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I should also mention that we are working with a US based RC equipment vendor/distributer which is providing discount pricing. They are creating a program especially for STEM groups/teams to help them afford the initial investment in equipment. Basically, STEM teams are eligible for dealer pricing, which has saved us many hundreds of dollars. I can’t mention the vendor yet, because they haven’t publicly announced the details of the program. But, if any teams are interested, message me and I’ll put you in touch.

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Thanks for Sharing! here is our teams COVID offseason project which similarly focuses on robots built at home while trying to do some FRC type projects using mostly VEX parts.

Overview

Game Manual
https://drive.google.com/file/d/1oAntX3e8LrQShOIslCvhTGLgN-d1Cf5M/view?usp=sharing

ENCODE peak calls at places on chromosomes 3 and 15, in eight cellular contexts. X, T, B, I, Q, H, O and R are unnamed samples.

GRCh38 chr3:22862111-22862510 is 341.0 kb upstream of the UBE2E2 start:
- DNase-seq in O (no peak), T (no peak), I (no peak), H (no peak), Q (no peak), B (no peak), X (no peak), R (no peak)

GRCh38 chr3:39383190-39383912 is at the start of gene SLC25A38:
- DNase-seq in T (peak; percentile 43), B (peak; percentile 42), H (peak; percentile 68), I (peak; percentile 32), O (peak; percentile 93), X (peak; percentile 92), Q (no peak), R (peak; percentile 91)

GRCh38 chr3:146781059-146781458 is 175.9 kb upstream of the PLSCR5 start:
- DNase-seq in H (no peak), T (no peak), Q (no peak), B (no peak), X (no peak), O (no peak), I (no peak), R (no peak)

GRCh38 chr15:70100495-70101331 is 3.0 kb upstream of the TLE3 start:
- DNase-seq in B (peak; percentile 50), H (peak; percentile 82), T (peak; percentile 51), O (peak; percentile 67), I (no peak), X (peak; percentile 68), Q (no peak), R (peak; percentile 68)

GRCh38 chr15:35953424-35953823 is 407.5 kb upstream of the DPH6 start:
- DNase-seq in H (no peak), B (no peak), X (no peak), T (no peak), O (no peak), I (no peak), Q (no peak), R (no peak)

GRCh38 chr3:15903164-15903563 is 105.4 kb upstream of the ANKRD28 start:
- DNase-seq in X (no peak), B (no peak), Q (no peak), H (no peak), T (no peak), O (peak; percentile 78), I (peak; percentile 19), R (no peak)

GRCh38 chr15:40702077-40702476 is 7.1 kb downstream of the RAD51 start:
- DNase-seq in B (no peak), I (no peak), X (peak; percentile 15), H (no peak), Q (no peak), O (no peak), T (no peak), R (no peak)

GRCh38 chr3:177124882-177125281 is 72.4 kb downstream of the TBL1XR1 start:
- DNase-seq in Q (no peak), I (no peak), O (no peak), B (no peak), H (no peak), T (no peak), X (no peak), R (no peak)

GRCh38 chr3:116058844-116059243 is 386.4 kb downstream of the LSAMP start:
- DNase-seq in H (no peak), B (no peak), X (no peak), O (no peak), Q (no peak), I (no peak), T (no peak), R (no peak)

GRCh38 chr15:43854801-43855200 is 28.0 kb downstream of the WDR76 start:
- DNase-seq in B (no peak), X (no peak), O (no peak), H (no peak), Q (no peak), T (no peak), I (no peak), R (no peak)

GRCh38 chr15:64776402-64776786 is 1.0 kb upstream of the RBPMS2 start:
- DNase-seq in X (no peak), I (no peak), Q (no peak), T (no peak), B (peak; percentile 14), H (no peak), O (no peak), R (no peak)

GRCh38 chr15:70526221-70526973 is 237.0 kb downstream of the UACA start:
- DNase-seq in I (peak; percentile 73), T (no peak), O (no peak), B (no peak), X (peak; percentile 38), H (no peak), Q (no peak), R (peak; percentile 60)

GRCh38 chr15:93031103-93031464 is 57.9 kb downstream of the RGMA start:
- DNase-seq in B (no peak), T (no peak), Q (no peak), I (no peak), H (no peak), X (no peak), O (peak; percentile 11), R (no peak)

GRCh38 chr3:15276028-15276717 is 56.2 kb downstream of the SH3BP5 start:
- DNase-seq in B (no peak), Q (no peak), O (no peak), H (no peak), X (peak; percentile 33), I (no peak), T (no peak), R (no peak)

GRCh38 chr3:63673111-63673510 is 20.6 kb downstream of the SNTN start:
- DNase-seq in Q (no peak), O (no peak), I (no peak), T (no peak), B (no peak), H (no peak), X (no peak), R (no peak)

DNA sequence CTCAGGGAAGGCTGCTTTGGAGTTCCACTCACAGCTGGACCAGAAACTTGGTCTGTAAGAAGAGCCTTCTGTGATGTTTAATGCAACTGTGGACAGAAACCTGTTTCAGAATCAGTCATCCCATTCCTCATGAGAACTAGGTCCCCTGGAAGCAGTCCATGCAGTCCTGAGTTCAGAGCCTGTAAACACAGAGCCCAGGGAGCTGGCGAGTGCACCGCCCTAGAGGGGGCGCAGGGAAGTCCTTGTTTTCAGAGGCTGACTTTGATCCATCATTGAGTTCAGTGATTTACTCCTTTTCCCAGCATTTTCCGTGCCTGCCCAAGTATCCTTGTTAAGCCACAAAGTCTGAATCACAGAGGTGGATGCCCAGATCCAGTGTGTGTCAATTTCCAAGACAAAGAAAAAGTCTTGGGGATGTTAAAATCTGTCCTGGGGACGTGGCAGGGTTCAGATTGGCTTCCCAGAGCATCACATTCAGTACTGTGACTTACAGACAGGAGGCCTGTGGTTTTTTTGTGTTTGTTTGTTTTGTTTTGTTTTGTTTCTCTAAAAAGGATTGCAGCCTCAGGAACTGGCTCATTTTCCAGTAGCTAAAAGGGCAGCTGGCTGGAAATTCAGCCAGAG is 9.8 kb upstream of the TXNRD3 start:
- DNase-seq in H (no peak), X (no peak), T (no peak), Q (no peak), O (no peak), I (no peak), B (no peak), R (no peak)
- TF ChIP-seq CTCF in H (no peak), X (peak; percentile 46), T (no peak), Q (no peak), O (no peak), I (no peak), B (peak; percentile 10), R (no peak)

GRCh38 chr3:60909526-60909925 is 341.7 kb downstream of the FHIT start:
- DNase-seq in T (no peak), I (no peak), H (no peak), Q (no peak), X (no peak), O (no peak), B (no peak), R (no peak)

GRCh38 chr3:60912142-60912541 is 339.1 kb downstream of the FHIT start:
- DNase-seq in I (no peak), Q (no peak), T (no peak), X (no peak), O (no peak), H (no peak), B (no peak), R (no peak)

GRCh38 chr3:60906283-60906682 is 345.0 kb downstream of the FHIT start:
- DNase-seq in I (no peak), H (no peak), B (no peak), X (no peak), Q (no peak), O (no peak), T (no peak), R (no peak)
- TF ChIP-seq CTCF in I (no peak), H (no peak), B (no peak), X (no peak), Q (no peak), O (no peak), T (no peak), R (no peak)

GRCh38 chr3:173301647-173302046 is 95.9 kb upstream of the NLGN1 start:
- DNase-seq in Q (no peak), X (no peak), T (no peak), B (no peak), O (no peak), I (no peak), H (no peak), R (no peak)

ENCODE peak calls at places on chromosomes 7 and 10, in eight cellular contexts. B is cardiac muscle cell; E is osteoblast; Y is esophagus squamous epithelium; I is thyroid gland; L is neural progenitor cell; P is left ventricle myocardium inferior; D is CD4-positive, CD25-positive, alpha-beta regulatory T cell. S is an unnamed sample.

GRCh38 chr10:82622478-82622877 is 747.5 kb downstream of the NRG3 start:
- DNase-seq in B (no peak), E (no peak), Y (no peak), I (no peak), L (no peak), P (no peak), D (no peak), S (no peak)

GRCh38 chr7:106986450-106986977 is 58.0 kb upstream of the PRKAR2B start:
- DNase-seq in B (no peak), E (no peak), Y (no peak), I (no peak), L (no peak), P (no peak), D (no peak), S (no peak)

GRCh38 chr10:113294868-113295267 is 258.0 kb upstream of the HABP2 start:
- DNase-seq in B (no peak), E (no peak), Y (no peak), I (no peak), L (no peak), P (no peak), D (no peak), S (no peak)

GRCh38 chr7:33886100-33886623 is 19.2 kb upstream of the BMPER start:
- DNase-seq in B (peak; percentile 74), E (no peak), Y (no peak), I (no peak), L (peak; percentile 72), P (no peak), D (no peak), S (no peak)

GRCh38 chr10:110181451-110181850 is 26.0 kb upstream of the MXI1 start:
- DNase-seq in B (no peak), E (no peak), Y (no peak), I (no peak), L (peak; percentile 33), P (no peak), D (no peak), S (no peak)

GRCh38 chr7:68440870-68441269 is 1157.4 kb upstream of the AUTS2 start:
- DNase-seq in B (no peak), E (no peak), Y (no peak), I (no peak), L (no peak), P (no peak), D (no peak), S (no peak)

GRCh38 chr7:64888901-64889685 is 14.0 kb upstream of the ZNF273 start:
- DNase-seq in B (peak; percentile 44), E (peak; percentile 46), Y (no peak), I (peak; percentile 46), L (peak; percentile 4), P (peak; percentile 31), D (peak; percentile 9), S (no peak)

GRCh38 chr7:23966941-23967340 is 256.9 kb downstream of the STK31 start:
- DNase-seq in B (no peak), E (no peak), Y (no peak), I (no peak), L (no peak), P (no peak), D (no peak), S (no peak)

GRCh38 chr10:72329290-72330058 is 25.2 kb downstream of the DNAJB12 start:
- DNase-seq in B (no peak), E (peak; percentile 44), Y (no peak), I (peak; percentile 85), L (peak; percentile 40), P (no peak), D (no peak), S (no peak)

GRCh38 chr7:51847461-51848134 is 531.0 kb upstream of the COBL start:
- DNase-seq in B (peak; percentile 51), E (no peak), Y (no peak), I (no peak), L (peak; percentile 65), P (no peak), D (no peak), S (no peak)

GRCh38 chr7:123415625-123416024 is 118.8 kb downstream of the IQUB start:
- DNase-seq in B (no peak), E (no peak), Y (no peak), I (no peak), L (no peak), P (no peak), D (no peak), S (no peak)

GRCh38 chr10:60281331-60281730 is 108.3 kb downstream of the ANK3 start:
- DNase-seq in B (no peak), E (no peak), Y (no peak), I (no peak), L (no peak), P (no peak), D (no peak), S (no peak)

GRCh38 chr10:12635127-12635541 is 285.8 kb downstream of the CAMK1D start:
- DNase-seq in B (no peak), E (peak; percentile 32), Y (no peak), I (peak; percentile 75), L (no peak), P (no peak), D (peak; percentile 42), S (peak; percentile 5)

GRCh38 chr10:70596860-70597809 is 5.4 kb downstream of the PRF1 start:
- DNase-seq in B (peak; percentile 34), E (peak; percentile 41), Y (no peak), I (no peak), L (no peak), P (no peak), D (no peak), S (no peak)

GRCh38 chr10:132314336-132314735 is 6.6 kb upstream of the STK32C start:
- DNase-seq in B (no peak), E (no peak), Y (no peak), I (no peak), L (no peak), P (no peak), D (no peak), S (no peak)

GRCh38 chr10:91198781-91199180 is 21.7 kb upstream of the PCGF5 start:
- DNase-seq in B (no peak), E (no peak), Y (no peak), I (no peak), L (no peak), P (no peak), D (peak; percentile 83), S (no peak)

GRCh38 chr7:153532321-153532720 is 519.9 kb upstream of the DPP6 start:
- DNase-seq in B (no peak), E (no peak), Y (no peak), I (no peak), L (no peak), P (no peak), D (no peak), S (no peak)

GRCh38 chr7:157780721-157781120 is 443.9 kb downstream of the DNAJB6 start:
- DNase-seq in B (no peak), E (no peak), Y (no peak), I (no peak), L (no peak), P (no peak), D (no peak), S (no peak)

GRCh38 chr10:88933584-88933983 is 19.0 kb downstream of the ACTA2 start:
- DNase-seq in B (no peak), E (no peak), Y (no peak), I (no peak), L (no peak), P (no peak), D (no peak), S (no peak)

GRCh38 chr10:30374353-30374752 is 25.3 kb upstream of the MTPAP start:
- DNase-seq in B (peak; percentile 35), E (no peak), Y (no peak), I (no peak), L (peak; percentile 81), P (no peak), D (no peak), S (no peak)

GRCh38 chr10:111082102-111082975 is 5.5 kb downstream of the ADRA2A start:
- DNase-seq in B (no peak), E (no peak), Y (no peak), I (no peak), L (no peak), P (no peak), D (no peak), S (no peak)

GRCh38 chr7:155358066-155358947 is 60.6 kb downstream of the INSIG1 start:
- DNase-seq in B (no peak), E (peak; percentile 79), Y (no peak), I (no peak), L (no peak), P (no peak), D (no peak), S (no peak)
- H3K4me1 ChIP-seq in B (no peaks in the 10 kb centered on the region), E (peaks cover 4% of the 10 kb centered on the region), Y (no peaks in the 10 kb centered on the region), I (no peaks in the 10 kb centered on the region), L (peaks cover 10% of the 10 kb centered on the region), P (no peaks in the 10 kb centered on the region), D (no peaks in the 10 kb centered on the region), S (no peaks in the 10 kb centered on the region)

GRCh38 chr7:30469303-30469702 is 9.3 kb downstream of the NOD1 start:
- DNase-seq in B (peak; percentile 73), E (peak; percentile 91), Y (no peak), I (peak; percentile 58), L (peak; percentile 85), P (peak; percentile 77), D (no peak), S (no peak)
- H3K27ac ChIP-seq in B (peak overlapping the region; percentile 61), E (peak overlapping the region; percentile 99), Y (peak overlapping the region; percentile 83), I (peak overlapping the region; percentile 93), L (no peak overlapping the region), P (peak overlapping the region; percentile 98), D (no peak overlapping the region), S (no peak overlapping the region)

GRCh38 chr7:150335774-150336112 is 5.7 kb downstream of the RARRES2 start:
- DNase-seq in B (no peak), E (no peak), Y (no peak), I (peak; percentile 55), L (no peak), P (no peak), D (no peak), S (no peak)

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That is certainly a project I’d like to cover :slight_smile:

This sounds really intriguing! Sounds like a good deal.

This, again, sounds like an awesome quarantine project. I’ll see if our team has any use for these items, and I guess someone from our leadership or something will message you if we’re interested. I’m not part of the team’s leadership, though, so I can’t really speak for the team lol.
Again, really looking forward to seeing what this brings!

Would you be able to explain this?

I hope no on on 2363 is on the board for FIRST Chesapeake /s

This joke is a callback to another thread for those that don’t get it.

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Not that much to explain.
2137 was named TORC (previously RoboCats) since at least 2011 (and probably 2010).
My understanding is a company called TORC sent them a C&D letter and the school was not willing to fight it.

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As this is just the name of an internal project within Triple Helix, we don’t expect to receive any C&Ds. Or be ousted from leadership positions. :pray:

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The Triple Helix quad program is coming along. We have 11 FAA registered drone operators (recreational) and have distributed kits of parts. People are working on soldering skills, and the first team drone is up and flying.